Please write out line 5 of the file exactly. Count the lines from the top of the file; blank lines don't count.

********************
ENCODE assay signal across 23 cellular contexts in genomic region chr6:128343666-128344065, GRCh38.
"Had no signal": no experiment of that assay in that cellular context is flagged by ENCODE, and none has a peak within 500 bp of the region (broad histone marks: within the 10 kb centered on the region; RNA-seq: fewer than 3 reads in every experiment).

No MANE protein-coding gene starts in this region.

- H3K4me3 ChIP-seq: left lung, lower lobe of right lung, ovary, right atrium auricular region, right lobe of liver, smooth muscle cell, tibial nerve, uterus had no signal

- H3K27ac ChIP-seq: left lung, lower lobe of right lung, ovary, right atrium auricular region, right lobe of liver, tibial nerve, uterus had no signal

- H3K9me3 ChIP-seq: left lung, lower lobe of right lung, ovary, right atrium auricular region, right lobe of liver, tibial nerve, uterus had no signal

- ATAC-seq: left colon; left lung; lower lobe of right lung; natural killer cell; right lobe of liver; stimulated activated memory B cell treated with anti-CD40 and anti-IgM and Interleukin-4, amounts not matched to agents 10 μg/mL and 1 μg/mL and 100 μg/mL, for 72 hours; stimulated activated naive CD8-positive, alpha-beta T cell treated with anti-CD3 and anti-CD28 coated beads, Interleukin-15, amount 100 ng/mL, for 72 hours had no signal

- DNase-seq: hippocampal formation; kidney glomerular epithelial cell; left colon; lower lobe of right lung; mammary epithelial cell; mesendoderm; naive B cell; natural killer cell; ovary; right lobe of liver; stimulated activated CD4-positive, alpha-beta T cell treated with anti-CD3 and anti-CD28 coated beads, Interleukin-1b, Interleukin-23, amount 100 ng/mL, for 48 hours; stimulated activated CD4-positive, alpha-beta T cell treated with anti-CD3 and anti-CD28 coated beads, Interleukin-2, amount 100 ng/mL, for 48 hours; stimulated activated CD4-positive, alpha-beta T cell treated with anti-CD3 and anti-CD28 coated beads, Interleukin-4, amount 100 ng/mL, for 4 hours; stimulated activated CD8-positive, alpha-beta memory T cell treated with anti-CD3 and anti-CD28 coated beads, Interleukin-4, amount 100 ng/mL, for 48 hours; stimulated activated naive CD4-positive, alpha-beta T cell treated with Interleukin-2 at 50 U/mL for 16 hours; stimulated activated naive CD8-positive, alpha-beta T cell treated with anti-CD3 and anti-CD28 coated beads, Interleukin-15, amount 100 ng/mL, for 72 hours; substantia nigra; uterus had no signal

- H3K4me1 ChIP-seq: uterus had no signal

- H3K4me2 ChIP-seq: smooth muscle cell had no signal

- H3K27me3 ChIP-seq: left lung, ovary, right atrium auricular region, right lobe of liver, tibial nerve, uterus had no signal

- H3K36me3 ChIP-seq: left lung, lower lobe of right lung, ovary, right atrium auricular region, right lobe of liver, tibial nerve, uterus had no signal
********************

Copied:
- H3K27ac ChIP-seq: left lung, lower lobe of right lung, ovary, right atrium auricular region, right lobe of liver, tibial nerve, uterus had no signal